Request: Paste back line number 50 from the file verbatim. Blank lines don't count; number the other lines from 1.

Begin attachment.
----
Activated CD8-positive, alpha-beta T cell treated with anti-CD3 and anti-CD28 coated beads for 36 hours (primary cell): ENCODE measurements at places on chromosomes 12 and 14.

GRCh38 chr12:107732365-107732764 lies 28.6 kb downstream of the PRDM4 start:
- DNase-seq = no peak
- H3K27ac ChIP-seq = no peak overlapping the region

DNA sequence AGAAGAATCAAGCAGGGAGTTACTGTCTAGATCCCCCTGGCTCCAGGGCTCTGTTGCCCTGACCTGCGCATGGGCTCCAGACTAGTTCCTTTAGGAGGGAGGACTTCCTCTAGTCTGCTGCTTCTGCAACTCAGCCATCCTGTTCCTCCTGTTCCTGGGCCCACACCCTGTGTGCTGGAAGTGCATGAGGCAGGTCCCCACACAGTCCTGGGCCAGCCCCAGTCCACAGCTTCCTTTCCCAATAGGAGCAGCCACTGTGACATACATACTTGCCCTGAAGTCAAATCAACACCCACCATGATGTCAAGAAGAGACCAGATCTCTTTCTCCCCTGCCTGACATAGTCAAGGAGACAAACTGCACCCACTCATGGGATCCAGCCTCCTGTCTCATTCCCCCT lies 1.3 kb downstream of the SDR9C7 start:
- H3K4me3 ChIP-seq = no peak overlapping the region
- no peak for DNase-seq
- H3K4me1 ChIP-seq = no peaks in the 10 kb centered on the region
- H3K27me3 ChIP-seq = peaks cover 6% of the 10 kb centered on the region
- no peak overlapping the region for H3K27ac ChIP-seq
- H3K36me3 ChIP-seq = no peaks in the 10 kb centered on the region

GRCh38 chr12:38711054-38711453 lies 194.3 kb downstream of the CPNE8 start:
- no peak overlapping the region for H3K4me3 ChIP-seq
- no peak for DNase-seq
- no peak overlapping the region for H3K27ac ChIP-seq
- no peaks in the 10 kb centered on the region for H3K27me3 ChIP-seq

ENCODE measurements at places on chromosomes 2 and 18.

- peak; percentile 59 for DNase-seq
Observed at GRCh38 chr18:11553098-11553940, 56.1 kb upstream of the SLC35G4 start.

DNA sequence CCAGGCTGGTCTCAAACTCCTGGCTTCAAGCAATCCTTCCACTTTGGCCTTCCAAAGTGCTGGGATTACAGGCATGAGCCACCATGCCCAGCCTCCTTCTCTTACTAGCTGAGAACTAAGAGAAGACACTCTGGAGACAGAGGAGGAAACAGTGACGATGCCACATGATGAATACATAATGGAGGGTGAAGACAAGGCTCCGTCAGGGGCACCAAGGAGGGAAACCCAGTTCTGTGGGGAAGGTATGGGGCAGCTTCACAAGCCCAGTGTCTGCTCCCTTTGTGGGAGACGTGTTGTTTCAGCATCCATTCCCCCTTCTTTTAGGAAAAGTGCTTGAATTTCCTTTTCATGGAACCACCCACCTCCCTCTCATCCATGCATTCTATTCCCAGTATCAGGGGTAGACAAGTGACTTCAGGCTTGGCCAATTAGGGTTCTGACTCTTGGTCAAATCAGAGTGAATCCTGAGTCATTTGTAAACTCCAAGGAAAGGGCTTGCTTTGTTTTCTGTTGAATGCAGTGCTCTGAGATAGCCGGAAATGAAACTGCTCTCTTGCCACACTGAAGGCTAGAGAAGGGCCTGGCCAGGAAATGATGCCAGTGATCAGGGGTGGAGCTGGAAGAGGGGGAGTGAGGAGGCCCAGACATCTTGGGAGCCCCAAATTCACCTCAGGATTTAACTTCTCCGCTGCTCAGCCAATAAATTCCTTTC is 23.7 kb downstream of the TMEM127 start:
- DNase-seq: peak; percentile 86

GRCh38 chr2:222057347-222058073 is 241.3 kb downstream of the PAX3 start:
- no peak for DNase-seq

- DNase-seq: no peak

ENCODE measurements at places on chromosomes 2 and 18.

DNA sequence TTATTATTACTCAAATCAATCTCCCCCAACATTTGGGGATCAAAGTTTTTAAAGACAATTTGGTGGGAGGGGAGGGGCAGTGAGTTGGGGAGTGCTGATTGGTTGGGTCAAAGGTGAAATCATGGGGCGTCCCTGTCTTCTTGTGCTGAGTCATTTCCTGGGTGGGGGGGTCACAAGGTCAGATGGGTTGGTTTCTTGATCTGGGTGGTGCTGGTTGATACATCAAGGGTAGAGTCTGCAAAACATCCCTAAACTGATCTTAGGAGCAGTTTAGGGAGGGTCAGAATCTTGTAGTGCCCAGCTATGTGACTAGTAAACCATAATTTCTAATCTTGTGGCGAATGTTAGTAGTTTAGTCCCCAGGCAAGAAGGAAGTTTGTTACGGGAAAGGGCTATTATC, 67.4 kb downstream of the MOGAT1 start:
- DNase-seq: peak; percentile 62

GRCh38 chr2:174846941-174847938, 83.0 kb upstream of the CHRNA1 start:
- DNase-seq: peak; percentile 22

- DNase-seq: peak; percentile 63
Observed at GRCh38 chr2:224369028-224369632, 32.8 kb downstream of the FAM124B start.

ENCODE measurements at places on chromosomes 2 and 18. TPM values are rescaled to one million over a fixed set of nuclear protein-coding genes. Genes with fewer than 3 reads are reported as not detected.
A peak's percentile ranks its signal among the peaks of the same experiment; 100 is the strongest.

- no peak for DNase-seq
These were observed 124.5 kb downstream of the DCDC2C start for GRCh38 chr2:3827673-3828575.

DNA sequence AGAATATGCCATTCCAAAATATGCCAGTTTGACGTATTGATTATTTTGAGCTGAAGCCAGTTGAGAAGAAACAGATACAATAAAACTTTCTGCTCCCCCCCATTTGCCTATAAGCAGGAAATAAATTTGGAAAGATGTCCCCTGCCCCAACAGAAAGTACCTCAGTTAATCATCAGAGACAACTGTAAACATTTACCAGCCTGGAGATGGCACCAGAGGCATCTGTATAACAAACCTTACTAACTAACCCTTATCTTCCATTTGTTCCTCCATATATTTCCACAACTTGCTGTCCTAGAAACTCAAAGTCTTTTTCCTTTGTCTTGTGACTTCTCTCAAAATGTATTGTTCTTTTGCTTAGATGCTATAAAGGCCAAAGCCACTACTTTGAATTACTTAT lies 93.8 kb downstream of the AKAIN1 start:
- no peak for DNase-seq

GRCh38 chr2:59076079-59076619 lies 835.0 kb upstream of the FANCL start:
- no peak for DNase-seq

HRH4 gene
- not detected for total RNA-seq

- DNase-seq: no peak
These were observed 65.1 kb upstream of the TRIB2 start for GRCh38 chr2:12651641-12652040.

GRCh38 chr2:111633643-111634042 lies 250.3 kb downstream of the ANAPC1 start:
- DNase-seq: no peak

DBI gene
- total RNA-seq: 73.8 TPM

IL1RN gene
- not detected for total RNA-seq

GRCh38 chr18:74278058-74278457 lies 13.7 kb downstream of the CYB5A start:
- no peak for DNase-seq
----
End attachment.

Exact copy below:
GRCh38 chr18:74278058-74278457 lies 13.7 kb downstream of the CYB5A start: